It is likely none of these failures are intentional. DFAT and ministerial communications continue to prioritise disability inclusion; and programming on disability inclusion hasn’t yet seen large reductions in quality. In particular, in the humanitarian space, Australia is still an important voice in the room on disability inclusion, and in some areas is still driving data disaggregation and human rights issues in global programs.
Promisingly, both DFAT and the Minister for International Development and the Pacific have recently publicly committed to a new strategy (although no timeline has yet been given), and DFAT is co-hosting the Pacific Satellite Summit, a precursor forum held this week ahead of the GDS, to elevate the Pacific voice into the global forum.
Resourcing at DFAT is one of the primary issues. Without a strong driver in the technical section that manages the global partnership and core disability budget, the overarching funding and strategy have too easily fallen off the agenda. The Disability, Indigenous and Social Inclusion section was left without a permanent director, and numerous disability inclusion roles were unfilled for long periods of time throughout 2020 and 2021. The fact that full staffing has now been restored is a sign of what we hope will be renewed energy towards disability inclusion.
Australia is not the only leading voice on disability inclusion on the global stage, but it is an important one, and in many fora it is often the only donor voice speaking for the Pacific. For a small investment – to restore and increase the core disability budget – and some pro-active strategy development and international engagement, we can reclaim our once pivotal role on the global stage.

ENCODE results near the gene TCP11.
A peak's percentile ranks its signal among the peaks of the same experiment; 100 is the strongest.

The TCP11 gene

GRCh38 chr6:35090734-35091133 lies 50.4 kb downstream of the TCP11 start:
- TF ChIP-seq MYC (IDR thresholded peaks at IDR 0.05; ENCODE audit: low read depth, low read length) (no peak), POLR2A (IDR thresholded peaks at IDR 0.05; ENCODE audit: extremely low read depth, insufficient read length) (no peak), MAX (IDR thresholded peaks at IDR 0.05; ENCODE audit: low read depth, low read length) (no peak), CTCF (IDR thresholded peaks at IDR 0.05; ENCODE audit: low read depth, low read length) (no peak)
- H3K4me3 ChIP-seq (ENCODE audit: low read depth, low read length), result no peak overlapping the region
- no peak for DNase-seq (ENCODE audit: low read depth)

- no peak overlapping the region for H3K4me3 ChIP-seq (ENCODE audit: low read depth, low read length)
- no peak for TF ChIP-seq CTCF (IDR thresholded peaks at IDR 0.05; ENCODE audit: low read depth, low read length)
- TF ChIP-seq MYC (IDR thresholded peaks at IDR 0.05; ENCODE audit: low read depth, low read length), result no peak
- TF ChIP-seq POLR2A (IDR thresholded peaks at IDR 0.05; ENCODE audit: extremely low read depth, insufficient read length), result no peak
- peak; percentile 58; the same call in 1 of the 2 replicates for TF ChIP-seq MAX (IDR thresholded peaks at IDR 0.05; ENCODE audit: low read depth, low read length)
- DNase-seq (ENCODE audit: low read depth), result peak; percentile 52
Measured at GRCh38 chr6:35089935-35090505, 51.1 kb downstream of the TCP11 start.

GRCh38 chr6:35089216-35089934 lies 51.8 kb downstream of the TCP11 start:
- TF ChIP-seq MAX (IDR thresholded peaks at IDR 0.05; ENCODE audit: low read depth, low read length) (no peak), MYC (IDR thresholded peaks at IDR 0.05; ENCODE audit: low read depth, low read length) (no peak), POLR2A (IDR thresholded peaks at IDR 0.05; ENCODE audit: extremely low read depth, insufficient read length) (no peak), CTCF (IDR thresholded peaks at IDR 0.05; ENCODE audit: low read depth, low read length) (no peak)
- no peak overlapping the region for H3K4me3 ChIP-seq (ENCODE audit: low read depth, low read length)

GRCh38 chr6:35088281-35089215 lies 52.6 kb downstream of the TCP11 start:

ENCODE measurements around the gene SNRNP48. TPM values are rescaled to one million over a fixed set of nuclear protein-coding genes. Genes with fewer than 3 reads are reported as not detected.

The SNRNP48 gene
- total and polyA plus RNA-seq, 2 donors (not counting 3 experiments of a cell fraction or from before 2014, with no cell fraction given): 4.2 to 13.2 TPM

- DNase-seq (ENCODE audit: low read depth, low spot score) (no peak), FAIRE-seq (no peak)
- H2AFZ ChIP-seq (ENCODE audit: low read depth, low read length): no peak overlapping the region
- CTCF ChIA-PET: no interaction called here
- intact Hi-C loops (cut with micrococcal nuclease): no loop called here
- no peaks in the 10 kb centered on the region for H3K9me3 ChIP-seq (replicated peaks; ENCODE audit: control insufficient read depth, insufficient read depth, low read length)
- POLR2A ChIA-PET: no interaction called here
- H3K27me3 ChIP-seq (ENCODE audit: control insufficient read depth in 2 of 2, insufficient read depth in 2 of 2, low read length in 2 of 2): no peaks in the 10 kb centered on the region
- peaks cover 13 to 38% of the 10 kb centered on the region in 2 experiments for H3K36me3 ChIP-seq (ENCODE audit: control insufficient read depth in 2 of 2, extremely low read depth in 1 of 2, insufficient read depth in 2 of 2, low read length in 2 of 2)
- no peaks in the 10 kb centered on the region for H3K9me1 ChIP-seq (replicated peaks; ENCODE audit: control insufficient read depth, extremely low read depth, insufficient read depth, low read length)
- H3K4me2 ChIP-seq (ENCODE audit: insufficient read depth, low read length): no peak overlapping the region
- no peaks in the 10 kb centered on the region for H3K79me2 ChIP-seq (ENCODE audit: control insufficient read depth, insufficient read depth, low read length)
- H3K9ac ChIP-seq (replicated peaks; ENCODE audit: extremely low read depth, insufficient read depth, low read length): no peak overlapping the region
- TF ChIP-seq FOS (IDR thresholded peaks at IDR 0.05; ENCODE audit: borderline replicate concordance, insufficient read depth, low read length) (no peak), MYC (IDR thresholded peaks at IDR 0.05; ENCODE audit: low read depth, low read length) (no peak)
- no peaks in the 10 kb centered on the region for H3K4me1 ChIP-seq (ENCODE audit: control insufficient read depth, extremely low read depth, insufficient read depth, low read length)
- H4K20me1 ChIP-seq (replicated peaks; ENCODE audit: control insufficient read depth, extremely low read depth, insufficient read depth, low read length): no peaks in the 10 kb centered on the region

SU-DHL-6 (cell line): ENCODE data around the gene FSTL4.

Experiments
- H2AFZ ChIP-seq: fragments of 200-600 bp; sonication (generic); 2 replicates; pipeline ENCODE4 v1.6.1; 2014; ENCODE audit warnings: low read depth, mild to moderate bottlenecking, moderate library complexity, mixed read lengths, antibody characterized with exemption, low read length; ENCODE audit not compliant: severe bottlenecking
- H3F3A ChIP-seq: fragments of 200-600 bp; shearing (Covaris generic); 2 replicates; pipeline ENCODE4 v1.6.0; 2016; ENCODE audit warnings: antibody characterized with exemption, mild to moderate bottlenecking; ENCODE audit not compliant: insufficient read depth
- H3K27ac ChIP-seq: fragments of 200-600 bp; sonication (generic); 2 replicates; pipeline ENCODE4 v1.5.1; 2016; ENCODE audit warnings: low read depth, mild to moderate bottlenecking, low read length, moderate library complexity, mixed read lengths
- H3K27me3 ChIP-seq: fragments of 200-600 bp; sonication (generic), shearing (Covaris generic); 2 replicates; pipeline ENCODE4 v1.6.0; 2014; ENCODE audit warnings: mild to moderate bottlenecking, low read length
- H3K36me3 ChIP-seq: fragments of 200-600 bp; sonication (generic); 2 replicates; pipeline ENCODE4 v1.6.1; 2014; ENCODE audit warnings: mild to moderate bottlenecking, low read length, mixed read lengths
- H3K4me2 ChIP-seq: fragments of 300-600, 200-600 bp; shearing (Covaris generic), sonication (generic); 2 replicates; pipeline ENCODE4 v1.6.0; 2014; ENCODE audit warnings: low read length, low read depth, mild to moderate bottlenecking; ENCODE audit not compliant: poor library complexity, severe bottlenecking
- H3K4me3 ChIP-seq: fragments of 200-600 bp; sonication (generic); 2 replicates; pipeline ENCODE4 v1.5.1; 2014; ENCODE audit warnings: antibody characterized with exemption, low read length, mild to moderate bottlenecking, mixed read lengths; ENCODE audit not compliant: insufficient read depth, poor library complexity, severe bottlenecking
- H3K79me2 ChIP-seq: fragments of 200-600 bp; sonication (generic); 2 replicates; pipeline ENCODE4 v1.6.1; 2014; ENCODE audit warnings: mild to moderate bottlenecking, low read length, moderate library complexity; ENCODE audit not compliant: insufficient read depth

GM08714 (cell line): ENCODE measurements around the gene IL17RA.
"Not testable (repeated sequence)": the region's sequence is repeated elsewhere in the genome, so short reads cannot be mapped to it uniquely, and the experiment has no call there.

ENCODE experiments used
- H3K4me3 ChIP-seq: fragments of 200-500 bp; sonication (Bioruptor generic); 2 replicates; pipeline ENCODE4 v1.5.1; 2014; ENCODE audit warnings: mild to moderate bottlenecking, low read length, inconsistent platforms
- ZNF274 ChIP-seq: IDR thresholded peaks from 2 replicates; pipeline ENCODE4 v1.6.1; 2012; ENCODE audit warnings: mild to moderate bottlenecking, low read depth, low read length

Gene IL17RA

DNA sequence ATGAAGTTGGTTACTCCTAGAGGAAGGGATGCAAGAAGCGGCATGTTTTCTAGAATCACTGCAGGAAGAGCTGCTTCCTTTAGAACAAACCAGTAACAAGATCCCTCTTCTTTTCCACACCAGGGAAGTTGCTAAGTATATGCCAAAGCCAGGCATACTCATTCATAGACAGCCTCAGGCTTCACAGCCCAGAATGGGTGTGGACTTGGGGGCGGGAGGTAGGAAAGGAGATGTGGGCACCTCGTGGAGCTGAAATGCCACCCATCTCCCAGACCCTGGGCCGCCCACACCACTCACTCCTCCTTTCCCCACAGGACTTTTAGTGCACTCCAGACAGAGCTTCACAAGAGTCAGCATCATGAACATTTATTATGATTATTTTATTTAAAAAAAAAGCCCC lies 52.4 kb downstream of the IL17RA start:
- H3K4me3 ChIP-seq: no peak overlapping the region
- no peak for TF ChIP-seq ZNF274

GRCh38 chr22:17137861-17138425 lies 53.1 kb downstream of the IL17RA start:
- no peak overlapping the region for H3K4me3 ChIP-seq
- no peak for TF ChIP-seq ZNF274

The GDS is a chance to alter the trajectory, and there are hopeful signs that Australia will grasp this opportunity. We want to see strong commitments from our leaders that show true dedication to rebuilding Australia’s innovative leadership in disability inclusion, and to increasing our global investment and strategic engagement.
Now is the time for Australia to make new commitments at the GDS, and beyond, that invest heavily in economic recovery from COVID-19 for people with disabilities; but also reach much further, to the heart of ensuring fundamental human rights for people with disabilities, and building resilience to future crises.
CBM Australia and the Australian Disability and Development Consortium (ADDC) wish to pay tribute to the late Paul O’Callaghan. Paul was enormously supportive of CBM in the early days of our advocacy to the government and the disability sector on disability-inclusive development, and was instrumental in the founding of the ADDC. He will be sadly missed.
This seems a sad decline in what was and needs to be a bipartisan commitment to assist the poorest of the poor. Let us hope that whoever wins the next election will resume the proper priority on this issue. It is true that a middle-power like Australia can’t take a lead on everything, but this was an area in which we led and of which we could be proud.